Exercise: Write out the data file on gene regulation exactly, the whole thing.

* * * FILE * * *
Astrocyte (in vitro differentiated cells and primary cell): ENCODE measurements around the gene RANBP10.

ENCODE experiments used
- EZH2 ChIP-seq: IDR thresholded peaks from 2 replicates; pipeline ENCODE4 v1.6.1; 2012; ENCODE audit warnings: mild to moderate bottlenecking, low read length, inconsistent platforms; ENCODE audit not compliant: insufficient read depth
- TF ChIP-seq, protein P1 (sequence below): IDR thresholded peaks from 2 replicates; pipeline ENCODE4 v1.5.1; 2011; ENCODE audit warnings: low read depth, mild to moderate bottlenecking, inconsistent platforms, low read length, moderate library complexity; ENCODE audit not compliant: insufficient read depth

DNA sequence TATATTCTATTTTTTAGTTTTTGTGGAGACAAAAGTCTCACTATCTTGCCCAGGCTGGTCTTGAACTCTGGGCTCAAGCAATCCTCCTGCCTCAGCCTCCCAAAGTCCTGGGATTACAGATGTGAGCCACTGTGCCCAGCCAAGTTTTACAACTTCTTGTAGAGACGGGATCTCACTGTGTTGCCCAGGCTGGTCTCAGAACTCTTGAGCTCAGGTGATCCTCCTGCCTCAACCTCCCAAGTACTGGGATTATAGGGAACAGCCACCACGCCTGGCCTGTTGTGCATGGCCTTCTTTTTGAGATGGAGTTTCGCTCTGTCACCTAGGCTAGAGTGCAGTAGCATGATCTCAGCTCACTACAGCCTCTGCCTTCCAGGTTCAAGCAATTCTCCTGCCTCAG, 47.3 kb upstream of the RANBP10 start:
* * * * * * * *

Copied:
Astrocyte (in vitro differentiated cells and primary cell): ENCODE measurements around the gene RANBP10.

ENCODE experiments used
- EZH2 ChIP-seq: IDR thresholded peaks from 2 replicates; pipeline ENCODE4 v1.6.1; 2012; ENCODE audit warnings: mild to moderate bottlenecking, low read length, inconsistent platforms; ENCODE audit not compliant: insufficient read depth
- TF ChIP-seq, protein P1 (sequence below): IDR thresholded peaks from 2 replicates; pipeline ENCODE4 v1.5.1; 2011; ENCODE audit warnings: low read depth, mild to moderate bottlenecking, inconsistent platforms, low read length, moderate library complexity; ENCODE audit not compliant: insufficient read depth

DNA sequence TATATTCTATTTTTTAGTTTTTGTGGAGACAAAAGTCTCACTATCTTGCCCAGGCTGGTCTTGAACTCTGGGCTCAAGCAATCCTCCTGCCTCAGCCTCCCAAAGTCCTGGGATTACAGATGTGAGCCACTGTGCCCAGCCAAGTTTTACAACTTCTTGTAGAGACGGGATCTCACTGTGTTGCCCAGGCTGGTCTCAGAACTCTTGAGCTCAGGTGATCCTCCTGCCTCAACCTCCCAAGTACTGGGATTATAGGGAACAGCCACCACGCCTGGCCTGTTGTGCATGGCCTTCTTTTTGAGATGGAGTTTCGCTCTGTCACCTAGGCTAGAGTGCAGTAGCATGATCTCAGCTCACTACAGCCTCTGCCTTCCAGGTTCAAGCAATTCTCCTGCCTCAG, 47.3 kb upstream of the RANBP10 start: